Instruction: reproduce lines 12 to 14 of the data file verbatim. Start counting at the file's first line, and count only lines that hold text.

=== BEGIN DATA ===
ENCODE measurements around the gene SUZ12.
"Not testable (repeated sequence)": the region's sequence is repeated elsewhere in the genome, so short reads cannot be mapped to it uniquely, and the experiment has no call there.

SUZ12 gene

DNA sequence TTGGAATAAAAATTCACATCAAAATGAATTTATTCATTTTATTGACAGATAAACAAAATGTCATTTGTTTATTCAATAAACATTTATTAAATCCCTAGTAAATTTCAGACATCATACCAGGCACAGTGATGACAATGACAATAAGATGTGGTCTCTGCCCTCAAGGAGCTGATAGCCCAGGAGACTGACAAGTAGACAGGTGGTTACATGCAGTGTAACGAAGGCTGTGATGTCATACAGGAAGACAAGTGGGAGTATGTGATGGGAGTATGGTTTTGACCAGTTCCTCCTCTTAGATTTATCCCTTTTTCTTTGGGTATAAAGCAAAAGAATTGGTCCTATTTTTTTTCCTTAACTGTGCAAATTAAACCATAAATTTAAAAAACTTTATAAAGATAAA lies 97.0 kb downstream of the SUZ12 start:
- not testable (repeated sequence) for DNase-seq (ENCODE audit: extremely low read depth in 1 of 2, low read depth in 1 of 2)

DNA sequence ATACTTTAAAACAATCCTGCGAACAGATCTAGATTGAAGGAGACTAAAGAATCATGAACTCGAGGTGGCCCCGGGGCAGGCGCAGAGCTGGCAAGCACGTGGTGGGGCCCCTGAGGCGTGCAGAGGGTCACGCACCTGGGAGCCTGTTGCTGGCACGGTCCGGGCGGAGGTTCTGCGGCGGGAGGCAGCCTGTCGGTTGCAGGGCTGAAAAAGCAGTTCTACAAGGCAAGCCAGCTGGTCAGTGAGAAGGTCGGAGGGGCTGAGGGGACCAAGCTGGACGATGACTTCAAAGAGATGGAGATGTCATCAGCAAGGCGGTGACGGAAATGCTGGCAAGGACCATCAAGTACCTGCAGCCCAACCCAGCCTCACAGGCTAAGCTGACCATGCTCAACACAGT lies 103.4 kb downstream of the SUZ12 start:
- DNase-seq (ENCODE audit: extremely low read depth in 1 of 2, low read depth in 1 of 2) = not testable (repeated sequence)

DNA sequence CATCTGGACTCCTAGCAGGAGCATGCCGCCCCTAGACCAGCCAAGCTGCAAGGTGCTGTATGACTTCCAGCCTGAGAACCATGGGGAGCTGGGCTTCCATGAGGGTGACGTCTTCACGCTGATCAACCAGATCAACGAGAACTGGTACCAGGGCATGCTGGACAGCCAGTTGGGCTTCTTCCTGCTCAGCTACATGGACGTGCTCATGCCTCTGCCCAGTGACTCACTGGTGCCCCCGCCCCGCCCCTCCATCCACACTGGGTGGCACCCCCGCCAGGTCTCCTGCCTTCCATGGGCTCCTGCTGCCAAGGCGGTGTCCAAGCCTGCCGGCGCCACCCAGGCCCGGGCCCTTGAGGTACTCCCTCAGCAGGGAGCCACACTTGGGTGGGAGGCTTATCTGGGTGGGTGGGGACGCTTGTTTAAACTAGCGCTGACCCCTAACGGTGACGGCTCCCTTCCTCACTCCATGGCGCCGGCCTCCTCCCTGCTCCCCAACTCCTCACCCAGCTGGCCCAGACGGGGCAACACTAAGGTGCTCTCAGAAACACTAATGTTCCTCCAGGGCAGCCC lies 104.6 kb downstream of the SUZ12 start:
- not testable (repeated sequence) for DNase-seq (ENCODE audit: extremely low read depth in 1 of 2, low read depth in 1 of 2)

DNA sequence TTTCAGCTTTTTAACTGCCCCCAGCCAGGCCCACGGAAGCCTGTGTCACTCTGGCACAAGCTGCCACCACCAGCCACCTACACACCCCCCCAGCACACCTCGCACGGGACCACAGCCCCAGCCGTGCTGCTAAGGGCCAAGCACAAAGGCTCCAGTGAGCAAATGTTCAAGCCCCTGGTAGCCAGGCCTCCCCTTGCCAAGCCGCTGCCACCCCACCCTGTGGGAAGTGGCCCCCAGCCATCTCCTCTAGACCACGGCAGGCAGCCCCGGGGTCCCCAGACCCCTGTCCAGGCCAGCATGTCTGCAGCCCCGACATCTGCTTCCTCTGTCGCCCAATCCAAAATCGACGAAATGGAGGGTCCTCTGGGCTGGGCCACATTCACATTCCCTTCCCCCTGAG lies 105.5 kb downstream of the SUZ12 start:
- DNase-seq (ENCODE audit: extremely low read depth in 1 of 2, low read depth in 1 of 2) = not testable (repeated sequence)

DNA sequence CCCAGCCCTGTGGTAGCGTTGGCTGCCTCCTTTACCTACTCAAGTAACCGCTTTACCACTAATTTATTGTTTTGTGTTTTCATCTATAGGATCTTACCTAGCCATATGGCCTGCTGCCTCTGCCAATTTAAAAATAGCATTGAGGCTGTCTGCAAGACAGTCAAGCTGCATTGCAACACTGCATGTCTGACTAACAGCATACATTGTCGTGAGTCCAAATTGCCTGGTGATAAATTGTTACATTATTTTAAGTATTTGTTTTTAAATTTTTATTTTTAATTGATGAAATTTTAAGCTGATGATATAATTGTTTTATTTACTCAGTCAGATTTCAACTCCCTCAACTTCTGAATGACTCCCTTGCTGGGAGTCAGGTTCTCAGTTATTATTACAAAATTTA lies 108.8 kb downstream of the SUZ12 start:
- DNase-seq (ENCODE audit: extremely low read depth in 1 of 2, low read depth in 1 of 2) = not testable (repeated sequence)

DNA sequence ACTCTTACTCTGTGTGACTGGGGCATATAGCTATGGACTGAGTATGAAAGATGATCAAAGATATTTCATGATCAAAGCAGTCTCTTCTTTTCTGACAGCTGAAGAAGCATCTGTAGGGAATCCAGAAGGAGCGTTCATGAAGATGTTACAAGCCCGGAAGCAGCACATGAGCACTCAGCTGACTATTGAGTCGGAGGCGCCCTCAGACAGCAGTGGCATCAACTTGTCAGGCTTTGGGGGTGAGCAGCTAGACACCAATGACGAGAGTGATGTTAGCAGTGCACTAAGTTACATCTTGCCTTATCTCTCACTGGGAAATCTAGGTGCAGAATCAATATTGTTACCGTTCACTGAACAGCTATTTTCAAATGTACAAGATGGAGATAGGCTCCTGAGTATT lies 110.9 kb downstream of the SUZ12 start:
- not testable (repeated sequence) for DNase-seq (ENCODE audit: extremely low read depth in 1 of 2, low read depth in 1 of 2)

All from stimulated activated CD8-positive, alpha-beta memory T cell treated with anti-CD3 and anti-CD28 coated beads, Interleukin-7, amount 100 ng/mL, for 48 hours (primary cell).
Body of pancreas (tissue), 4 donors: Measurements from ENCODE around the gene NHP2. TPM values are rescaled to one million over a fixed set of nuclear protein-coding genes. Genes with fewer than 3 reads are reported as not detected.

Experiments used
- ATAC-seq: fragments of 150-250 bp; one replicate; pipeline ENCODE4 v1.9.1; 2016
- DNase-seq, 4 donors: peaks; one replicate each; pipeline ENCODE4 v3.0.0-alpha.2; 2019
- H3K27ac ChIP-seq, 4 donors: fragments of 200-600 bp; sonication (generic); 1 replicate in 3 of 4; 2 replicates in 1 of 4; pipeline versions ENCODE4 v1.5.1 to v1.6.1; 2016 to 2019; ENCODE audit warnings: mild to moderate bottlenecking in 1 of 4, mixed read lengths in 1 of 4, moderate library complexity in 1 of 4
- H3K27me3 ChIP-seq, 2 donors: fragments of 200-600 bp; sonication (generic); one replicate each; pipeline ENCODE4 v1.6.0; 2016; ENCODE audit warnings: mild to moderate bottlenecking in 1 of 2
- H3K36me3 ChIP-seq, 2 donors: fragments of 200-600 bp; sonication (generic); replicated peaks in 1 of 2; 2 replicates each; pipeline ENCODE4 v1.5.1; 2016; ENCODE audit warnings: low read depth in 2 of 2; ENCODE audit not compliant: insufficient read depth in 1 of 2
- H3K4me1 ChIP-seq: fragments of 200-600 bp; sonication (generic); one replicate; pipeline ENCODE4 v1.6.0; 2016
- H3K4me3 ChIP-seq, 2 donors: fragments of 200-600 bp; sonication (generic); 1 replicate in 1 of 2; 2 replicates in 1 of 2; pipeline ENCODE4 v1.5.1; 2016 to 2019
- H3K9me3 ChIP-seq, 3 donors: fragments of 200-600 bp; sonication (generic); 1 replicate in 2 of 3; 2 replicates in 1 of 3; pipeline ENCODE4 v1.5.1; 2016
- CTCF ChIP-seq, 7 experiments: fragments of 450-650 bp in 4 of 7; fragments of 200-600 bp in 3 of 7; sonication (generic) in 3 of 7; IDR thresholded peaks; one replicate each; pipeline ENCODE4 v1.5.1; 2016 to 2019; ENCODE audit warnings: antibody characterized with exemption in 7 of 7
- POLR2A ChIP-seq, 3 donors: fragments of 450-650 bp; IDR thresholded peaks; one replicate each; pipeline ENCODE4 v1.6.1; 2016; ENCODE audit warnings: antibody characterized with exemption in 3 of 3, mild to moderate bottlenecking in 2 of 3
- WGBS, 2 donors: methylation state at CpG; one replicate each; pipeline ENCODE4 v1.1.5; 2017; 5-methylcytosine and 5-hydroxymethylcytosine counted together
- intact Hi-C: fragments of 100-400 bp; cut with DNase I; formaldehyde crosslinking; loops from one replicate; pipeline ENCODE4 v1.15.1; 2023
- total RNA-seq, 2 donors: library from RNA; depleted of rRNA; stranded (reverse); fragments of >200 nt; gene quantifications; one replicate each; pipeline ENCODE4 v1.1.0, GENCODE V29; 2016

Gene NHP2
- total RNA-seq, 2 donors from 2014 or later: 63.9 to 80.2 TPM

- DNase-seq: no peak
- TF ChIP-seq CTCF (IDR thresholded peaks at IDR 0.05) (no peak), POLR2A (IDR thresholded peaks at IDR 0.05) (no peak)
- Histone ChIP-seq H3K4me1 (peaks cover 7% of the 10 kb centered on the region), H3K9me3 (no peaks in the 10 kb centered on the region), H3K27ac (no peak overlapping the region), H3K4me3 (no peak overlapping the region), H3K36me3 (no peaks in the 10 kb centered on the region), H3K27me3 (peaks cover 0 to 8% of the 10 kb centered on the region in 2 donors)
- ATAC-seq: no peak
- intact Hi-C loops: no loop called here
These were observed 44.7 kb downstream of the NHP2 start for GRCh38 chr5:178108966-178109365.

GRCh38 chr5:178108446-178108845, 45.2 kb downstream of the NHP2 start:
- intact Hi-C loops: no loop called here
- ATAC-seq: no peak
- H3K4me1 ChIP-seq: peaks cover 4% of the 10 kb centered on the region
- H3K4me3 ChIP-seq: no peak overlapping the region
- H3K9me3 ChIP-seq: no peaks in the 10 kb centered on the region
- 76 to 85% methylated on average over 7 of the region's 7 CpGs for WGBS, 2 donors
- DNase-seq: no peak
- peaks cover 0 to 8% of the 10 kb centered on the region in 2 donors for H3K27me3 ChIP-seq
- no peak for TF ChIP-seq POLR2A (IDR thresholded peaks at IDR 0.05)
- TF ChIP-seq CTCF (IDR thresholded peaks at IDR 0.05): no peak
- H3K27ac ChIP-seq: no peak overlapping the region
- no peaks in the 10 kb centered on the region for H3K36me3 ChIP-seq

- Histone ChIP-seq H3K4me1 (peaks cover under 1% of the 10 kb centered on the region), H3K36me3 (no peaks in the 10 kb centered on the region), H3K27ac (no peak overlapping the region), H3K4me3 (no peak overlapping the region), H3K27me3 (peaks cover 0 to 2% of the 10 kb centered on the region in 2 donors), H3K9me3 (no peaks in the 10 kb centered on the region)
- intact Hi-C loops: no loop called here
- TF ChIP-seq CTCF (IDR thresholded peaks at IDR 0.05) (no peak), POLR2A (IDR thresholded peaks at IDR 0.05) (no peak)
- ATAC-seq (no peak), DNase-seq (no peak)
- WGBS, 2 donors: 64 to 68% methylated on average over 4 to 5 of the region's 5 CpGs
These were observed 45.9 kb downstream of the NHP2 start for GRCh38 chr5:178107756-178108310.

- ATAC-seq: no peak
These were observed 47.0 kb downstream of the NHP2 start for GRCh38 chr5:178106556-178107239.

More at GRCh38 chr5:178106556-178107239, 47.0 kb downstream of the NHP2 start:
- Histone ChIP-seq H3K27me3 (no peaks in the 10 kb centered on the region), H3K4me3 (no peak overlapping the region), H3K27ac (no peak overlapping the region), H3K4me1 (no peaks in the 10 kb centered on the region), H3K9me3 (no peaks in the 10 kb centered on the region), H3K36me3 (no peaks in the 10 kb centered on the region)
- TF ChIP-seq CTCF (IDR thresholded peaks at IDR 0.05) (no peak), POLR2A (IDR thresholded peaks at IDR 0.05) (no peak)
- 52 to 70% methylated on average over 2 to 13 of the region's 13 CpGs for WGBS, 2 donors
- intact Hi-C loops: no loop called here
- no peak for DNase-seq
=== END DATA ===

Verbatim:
DNA sequence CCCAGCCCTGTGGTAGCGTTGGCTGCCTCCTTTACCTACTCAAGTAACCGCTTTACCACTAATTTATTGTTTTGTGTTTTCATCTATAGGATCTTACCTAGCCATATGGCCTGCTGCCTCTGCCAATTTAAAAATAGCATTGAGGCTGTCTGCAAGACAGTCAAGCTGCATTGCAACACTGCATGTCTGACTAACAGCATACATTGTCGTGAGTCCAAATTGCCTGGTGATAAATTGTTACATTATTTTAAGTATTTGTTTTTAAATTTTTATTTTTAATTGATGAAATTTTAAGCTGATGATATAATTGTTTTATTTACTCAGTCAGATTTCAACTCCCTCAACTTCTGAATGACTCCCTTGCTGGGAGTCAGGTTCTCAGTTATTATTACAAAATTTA lies 108.8 kb downstream of the SUZ12 start:
- DNase-seq (ENCODE audit: extremely low read depth in 1 of 2, low read depth in 1 of 2) = not testable (repeated sequence)

DNA sequence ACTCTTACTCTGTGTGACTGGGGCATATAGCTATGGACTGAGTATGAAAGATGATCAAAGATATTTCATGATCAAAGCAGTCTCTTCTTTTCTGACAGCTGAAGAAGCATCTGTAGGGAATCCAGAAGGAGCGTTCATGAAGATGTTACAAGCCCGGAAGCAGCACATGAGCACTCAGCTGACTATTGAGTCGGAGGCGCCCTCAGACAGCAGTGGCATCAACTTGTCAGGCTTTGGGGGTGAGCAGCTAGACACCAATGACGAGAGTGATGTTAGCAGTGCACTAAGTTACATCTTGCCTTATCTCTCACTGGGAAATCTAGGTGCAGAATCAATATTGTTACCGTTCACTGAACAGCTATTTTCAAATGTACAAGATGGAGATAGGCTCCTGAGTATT lies 110.9 kb downstream of the SUZ12 start: